The city’s funding formula is among the most progressive in the country, but proponents have long called for tweaks. The latest task force was created after the city’s Panel for Educational Policy, which is largely appointed by the mayor, took the unusual step of voting against the funding formula for this school year. Although the formula was later approved, officials promised to launch a working group to solicit feedback.

The report’s proposals would cost between $375 million and $983 million, depending on the specific combination of recommendations included, according to Department of Education figures.

Without additional funding, directing more money to some campuses will necessitate cuts to others. Larger schools and those with fewer low-income students would face significant cuts under this, according to the city’s projections. This could be a political no-start, as the vast majority of schools are already facing cuts due to declining enrollment.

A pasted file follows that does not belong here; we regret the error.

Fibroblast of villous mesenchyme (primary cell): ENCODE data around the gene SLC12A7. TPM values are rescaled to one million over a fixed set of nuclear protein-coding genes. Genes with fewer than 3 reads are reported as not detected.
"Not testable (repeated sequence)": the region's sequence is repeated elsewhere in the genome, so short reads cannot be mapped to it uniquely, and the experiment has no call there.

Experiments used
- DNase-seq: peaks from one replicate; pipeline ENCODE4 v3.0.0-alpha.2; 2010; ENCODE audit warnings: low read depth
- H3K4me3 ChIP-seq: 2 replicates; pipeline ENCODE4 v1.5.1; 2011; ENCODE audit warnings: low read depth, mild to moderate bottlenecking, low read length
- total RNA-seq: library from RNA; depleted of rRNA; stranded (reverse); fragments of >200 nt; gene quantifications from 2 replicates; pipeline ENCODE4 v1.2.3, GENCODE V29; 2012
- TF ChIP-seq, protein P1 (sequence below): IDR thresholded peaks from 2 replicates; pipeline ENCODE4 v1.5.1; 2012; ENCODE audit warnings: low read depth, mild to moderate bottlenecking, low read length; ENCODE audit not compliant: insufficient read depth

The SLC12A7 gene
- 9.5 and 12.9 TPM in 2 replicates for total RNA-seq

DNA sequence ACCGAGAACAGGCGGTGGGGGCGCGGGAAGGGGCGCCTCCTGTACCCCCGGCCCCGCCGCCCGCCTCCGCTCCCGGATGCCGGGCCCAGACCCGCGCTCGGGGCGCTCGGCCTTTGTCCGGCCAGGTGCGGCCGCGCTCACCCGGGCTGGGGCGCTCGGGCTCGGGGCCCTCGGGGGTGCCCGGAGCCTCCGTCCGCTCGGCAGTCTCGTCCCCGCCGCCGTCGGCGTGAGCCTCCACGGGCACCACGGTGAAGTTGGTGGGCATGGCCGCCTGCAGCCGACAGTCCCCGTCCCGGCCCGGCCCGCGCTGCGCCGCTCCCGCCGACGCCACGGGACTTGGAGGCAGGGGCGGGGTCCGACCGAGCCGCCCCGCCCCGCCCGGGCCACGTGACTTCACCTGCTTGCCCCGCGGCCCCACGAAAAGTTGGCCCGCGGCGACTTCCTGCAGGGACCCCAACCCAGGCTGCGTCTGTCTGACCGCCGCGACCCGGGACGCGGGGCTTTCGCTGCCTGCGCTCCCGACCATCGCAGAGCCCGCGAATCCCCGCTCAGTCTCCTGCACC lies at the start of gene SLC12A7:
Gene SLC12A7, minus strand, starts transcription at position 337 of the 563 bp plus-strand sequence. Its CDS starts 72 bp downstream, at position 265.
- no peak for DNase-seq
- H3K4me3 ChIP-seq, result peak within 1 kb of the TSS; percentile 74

Alternatively, the city could allocate new funds to city schools to pay for the changes to ensure they don’t cut into school budgets. But senior officials have already signaled they plan to make across-the-board cuts to city agencies, including the education department.

In a letter to task force members, Banks wrote that the Education Department would evaluate the proposals “in the current fiscal environment” and use the recommendations to apply the formula “most fairly for next year.”

The city’s teachers’ union – which participated in the task force alongside parent leaders, policy experts and advocates – raised concerns about how the proposals would be funded in the days leading up to the release of the report, according to a copy of a letter to another task force members obtained by Chalkbeat.